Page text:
Young photographer and filmmaker Nguyen Ngoc Tu Dung slows down Saigon through her serenely intimate images.

Finding even momentary silence in Saigon, a city whose heartbeat is unbroken noise and energy, can seem impossible. Photographer Nguyen Ngoc Tu Dung, 23, creates just that with her evocative yet melancholic images. A hobby she picked up at university, the raw intimacy in her photographs is undeniable. The models haunting beauty introduces a softer perspective of life in Vietnam.

In 2017, Dung began working in a production studio. As she continues to grow as a photographer, she hopes to further expand into the field of film photography. Similarly to photography, Dung conveys that, “Everything happened naturally. I love looking at beautiful things and I realised that I am also capable of creating them.”

When we sat down with Dung at Kokoïs, a bustling café in the popular neighborhood of Thao Dien, she emitted the same sense of rawness she so perfectly captures in her images, donning a long black skirt and oversized button-down shirt, which she intentionally wears backward. Her demeanor is soft, but like her images, she expresses ideas of honesty whilst keeping an air of mystery, teasing you with small glimpses of Vietnam through her eyes.

Can you tell us about yourself and your upbringing in Saigon?

I was born and raised in Ho Chi Minh City. I loved growing up in Ho Chi Minh City but it can be quite busy and noisy at times. By making something beautiful, it is my way of escaping the busy city.

When did you become interested in photography?

I’ve always liked photography but I didn’t want to do something everyone else was doing. During my third year at university, my friend and I went on holiday to Da Lat. We were exploring in the wood and I was taking a lot of photos of her. That was my first real experience with photography, and that’s when I realised that I could create something with images. It introduced a new sense of beauty.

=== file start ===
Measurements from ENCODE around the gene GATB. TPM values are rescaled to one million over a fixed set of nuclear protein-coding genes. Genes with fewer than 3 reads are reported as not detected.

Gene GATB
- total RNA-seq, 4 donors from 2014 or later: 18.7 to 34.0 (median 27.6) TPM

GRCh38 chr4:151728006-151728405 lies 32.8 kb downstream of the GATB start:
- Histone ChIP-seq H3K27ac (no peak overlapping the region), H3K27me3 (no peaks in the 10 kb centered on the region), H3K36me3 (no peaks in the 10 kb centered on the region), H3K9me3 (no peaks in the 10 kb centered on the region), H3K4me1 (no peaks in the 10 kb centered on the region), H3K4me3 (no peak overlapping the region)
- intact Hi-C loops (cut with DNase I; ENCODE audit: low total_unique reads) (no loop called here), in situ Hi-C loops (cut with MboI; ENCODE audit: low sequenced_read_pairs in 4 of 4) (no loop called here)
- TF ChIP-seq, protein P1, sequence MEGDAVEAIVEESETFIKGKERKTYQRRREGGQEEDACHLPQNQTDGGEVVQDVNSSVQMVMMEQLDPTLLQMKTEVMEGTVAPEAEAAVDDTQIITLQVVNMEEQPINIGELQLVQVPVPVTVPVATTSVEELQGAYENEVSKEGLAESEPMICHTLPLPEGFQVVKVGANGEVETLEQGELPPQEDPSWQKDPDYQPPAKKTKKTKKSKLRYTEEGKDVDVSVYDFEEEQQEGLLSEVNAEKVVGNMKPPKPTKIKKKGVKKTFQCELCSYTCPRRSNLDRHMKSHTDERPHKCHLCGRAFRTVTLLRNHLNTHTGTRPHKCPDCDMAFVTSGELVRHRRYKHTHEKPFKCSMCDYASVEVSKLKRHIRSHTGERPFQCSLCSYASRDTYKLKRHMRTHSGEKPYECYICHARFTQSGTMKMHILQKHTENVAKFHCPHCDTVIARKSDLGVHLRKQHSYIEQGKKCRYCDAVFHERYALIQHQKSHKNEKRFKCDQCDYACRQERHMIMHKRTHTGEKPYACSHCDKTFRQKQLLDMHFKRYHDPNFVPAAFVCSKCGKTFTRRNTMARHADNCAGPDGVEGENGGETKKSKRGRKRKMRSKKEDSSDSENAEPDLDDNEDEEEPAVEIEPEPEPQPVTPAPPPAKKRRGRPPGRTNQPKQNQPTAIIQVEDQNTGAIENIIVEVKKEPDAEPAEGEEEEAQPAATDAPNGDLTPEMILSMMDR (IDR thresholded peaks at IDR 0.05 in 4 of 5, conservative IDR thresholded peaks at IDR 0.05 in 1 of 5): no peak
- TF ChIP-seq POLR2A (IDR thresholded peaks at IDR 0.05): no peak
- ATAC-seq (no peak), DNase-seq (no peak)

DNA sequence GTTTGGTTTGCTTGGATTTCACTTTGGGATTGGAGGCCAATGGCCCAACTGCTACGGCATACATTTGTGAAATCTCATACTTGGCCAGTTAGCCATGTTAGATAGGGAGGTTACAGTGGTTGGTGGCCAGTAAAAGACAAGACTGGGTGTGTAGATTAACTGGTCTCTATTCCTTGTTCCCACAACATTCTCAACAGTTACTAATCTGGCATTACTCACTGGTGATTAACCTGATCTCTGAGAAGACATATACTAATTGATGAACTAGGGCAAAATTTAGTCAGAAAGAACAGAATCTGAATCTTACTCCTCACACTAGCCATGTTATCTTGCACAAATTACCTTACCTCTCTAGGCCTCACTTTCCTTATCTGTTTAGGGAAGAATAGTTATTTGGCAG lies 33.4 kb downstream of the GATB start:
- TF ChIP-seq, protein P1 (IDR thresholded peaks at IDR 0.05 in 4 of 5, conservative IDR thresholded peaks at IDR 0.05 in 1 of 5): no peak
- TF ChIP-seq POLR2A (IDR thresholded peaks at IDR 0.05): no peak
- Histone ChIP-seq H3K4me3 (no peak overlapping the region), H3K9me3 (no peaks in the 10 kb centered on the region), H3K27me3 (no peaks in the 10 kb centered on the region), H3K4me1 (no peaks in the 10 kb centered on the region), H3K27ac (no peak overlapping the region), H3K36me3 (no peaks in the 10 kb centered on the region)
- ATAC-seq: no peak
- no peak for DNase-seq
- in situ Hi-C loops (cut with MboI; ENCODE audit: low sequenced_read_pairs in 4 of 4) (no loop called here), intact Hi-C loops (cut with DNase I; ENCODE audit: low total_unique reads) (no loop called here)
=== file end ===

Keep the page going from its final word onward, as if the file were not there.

What do you enjoy photographing most?

People; my photographs are portraits. When I meet someone, I see something different. After the person is photographed, they see their beauty in a new way. I hope to capture feelings with my photographs so they can remember the way they felt and see the beauty of that moment. I recently got into filmmaking as well, and with film, I hope to capture that same feeling in every frame.

What are your thoughts on the creative scene in Ho Chi Minh City?

The creative scene isn’t ripe yet and that includes me. There is a lot being produced, but it lacks authenticity. I don’t blame the government or how the society is. Take the film industry in Iran, they have plenty of limitations, still, masterpieces are crafted every year. It’s nice to have support from the government or society, but first, the work must come from the creatives.

What are some of the struggles of a young creative in Vietnam and how do you see this changing and evolving?

Right now, young photographers and filmmakers are underground. There aren’t a lot of opportunities to have your work shown. The creative scene is growing and there are a lot of talented creatives, so you will start seeing more of this very soon.

Whose work has influenced you the most?

I’m influenced by my muses or models. I find that I am drawn to artwork created during wartime so I draw inspiration from it.

I also admire the works of Ren Hang and Li Hui. They’re my favorite photographers.

Your style of photography is quite open and emotional. Have you ever had models who felt uncomfortable with this style of photography and do you think this style adds to the meaning
of your photos?

Most of my models are my friends who believe in my work. I wouldn’t take pictures of those who are not interested in my work because it won’t be natural. People often question the meaning of my work but photo tells the story itself, I don’t have to say anything.

Where can someone view your photos?

Some of my photos are on my tumblr and Instagram (@nguyenngoctudung). People usually find me through friends or just hearing about my photographs.

I am also excited to be featured in the upcoming exhibit Sights and Sounds of Saigon.

Dung’s photographs were shown at an exhibit in Singapore, her first short film recently screened at a local independent film festival and she is a featured photographer at the upcoming exhibit Sights and Sounds of Saigon.

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